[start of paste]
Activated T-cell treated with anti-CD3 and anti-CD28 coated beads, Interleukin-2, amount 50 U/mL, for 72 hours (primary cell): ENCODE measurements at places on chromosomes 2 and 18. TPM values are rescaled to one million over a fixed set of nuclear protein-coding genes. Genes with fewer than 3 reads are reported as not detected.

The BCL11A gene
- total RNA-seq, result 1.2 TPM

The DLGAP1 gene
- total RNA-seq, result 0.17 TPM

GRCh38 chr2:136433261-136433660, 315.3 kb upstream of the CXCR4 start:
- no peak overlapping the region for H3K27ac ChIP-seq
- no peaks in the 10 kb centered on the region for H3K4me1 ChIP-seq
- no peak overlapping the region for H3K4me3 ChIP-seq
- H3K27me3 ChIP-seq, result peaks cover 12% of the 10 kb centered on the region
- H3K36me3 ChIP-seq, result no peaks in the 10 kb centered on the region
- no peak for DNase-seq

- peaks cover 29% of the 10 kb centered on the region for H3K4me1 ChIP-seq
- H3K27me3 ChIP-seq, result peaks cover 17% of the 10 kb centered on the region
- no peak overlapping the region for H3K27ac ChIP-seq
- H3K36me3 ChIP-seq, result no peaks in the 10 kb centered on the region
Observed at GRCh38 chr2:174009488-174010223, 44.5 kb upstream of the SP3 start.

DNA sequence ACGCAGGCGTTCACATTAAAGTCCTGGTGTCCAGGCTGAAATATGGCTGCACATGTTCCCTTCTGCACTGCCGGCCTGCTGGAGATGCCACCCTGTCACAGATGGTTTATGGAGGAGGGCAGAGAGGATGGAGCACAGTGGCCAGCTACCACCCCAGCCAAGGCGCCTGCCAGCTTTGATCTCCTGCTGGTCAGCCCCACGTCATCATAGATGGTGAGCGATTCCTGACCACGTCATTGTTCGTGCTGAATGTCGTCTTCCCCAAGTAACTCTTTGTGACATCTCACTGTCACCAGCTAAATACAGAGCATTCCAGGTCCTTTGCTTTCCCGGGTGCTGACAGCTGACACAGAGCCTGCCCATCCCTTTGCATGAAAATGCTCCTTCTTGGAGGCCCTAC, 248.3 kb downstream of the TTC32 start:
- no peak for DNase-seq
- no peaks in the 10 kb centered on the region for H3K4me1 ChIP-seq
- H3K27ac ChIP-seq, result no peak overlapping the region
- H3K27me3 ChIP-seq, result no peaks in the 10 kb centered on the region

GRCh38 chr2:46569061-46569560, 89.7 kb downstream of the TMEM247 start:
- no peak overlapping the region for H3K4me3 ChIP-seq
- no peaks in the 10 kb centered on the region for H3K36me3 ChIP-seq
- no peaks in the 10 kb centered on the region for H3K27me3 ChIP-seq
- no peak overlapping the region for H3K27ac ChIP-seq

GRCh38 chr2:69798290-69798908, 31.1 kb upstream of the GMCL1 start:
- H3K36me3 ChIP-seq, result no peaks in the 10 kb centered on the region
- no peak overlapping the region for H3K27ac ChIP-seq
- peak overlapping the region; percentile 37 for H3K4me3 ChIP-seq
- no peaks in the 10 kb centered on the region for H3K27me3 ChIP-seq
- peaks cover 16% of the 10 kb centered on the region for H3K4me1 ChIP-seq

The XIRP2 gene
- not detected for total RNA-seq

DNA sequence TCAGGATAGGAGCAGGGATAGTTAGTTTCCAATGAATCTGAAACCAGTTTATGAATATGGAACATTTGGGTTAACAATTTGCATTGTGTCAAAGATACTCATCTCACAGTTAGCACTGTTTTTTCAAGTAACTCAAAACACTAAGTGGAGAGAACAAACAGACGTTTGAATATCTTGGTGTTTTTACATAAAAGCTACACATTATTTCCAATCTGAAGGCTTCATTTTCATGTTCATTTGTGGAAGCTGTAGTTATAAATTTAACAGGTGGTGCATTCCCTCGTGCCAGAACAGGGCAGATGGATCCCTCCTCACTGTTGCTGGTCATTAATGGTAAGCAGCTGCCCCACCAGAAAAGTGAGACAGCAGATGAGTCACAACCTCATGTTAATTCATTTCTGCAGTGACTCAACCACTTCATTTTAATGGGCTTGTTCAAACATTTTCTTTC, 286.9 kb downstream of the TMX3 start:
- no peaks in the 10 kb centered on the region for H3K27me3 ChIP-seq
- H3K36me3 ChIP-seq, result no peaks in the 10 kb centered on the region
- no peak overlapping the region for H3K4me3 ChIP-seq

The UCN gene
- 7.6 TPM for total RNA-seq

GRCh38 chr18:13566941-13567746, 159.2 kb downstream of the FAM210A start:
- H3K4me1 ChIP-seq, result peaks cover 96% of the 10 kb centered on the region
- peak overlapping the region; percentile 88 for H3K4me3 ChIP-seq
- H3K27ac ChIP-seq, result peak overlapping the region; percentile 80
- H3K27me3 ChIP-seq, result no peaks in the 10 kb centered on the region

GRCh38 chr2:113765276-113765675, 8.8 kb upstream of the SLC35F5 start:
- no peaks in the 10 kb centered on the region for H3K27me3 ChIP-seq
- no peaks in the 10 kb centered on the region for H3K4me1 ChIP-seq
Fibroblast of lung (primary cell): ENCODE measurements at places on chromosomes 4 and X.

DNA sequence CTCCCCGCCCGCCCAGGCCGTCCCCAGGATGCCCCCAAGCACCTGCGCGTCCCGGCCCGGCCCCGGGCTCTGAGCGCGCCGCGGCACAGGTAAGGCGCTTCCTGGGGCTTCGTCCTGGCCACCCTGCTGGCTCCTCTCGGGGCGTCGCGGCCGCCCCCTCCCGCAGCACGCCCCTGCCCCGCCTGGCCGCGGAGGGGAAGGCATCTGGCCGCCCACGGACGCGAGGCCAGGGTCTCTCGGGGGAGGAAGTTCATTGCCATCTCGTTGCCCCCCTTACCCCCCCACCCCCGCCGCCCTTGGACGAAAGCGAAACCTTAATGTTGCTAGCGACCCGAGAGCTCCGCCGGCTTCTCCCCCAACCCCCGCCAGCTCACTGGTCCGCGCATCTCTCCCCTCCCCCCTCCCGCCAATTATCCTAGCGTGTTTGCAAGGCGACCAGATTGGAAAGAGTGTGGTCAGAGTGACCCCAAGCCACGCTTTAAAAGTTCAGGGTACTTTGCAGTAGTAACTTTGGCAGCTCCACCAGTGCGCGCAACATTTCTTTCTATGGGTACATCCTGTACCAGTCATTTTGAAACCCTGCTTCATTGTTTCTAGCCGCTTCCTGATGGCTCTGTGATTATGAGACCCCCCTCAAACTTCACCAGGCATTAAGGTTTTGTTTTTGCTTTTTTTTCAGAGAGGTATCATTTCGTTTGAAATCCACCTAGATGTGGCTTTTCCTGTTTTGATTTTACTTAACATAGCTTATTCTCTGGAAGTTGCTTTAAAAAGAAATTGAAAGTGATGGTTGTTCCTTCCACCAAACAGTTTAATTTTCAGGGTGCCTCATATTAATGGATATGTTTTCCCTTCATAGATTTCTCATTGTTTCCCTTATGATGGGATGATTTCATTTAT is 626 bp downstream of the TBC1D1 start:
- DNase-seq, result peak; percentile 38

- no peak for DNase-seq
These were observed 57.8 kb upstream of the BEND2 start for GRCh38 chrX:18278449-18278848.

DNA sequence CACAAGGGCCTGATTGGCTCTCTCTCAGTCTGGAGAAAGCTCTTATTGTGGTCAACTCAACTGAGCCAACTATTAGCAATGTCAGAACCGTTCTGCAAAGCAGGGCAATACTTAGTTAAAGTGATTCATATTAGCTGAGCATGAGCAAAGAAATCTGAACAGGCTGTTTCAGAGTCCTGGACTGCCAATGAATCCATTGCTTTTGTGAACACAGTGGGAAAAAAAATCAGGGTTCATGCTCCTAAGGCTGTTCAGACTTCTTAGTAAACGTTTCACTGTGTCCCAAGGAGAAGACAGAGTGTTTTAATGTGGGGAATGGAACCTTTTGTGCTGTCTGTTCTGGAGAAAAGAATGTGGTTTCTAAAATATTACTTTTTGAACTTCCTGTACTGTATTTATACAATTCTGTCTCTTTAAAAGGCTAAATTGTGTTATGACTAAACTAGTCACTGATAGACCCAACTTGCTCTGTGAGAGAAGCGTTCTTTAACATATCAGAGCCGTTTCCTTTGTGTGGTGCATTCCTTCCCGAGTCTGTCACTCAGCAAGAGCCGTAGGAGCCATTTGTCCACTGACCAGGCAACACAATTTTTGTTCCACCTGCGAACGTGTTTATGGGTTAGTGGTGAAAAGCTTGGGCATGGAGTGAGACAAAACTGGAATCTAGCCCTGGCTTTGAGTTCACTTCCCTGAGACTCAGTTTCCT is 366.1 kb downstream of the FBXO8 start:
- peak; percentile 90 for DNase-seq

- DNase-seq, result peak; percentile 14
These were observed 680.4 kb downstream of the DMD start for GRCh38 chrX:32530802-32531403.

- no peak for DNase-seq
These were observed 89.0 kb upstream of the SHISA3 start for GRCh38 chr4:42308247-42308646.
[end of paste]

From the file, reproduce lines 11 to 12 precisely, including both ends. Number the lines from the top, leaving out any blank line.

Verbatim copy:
- H3K36me3 ChIP-seq, result no peaks in the 10 kb centered on the region
- no peak for DNase-seq